Histology technicians, also called histotechnicians, work within medical laboratories to prepare and collect human tissue for diagnostic examination. Associate of applied science (A.A.S.) degree programs are most commonly offered.
A.A.S. Programs in Histotechnology
Degree programs in medical laboratory science or clinical laboratory science are devised to assist prospective histotechnicians. However, associate’s degree programs specifically aimed at the histology field are also offered by some community colleges. Coursework in such programs combines classroom lectures and clinical studies to make students adept at providing assistance to licensed pathologists in diagnostic labs and healthcare facilities.
A histology program employs introductory courses to impart students with a comprehensive understanding of cellular biology, microbiology and human anatomy. Students also need to have an in-depth understanding of lab procedures and safety is they wish to complete an accredited histology program successfully.
Admission criteria typically require applicants to hold a GED certificate or high school diploma. Students with a strong background in English language communication, math, biology and physics, may be allowed to skip some courses by sitting tests in these subjects.
Coursework in an associate’s degree program in histotechnology combines classroom lectures, clinical studies and laboratory experiences to give first-hand knowledge on the collection and preparation of tissue samples for analysis. Coursework may include relevant topic areas such as:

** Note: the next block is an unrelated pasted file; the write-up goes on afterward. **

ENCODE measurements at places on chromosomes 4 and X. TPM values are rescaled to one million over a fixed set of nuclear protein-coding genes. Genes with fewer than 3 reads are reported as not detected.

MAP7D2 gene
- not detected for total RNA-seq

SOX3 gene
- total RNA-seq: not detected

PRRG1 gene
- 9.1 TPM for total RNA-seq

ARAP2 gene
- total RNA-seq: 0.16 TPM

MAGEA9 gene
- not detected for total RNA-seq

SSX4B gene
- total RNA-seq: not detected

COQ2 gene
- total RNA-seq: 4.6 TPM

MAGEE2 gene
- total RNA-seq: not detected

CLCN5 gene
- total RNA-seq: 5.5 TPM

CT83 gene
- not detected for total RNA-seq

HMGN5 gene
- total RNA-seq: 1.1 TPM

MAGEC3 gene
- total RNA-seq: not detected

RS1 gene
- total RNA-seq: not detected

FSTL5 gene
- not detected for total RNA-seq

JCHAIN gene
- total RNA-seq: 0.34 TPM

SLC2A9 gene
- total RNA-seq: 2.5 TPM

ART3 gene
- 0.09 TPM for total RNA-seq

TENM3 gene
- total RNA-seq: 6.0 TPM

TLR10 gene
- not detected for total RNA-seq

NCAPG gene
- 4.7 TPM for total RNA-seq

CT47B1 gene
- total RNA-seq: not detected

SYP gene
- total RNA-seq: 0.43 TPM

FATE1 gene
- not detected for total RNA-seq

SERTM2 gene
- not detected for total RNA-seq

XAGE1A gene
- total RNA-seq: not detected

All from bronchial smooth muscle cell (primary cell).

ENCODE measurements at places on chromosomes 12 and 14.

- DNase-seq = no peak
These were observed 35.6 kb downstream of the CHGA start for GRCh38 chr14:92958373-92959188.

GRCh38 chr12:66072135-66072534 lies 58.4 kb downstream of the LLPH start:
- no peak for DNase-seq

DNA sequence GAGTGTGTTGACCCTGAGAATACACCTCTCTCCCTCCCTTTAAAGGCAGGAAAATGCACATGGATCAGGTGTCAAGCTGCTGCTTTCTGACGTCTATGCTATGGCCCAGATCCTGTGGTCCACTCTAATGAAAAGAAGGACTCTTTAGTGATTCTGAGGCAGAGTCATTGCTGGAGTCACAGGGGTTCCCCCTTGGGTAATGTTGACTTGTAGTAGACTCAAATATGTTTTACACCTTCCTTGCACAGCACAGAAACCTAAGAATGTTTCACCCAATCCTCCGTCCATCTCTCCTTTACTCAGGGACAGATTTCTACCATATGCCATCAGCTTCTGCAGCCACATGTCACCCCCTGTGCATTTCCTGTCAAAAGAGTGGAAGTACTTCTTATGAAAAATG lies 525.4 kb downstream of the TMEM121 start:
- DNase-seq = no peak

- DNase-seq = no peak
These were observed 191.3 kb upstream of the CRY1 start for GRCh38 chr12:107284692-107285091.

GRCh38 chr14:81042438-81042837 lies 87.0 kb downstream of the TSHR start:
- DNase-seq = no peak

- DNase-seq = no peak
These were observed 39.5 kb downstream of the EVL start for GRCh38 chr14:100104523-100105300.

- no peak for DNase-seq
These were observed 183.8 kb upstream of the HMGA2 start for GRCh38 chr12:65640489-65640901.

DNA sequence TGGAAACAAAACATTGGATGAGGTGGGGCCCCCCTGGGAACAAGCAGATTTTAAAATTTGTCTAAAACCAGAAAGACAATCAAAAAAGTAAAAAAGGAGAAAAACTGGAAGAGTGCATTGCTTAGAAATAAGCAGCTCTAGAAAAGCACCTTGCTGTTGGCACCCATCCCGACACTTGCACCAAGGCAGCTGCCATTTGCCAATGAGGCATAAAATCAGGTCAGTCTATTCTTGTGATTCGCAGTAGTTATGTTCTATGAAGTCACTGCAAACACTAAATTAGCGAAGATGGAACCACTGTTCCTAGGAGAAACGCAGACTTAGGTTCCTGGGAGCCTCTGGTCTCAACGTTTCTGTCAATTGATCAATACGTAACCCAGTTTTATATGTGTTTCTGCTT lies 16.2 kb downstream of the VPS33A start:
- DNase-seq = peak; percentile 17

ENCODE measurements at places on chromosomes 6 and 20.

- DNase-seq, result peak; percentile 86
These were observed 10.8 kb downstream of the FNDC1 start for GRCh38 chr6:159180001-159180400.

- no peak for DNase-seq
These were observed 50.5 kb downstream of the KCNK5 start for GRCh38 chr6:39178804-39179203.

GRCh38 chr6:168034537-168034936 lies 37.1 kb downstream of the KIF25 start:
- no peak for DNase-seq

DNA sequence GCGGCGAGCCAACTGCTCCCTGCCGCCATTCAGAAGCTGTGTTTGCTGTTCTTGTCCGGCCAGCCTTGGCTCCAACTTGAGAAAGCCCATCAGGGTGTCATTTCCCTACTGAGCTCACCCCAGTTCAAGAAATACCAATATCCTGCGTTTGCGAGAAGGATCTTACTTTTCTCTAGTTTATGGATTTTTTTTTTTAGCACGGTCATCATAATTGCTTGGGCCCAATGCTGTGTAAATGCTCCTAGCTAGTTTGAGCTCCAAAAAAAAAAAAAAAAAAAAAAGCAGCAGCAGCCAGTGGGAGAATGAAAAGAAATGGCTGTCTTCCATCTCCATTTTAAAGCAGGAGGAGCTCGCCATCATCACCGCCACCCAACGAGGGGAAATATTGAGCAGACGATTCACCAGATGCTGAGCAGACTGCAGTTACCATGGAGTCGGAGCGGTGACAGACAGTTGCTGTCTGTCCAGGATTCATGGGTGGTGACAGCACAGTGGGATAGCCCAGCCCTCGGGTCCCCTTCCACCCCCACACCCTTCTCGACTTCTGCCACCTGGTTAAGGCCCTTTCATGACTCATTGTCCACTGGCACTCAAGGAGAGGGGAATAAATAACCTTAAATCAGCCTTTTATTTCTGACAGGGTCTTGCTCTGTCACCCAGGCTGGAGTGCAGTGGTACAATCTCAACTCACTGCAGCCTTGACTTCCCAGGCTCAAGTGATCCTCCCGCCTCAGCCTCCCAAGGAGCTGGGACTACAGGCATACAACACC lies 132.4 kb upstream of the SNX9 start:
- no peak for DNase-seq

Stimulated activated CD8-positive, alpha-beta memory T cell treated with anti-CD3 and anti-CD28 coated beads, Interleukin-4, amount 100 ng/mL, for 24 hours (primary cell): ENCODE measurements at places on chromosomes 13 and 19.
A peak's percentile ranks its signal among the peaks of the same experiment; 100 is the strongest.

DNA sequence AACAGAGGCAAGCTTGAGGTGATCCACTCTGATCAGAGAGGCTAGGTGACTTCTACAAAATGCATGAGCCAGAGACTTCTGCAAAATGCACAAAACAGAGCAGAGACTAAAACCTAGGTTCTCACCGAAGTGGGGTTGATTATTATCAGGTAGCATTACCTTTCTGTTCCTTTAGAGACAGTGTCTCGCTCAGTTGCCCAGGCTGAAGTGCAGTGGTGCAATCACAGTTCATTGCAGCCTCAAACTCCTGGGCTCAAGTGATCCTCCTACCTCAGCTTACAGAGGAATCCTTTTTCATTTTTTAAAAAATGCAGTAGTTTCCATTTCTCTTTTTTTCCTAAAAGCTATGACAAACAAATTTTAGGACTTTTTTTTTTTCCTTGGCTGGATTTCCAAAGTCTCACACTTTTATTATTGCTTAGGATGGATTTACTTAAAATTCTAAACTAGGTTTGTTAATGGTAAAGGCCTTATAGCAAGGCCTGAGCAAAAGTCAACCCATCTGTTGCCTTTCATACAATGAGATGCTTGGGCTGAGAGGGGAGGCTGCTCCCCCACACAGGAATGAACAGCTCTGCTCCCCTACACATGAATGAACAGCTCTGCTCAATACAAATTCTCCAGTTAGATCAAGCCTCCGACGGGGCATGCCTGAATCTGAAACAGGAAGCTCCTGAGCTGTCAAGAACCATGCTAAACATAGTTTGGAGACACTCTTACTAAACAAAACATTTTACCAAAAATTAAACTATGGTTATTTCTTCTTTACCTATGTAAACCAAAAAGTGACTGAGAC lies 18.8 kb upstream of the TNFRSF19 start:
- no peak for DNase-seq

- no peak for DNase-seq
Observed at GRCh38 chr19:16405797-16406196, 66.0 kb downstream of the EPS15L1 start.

•Capstone histology cases
•Human anatomy and physiology
Job and Wage Outlook
There were over 325,800 clinical laboratory technicians employed in the U.S. in 2012 (U.S. Bureau of Labor Statistics), including histotechnicians, mainly working in diagnostic laboratory facilities and general medical hospitals. In May 2012, histo-technicians took home an average annual wage of $39,340. During the same period, histotechnicians employed in hospitals earned an average annual wage of $40,050, while those who worked in diagnostic labs took home $37,670.
Continuing Education and Certification Choices
Certified credentials are offered for both histotechnologists and histotechnicians by the American Society for Clinical Pathology (ASCP). Histotechnicians aspiring to become histotechnologists can earn a bachelor’s degree in clinical laboratory science with a specific focus on histology. Colleges also offer master’s degree programs in medical laboratory science including concentrations or courses in the subject of histology.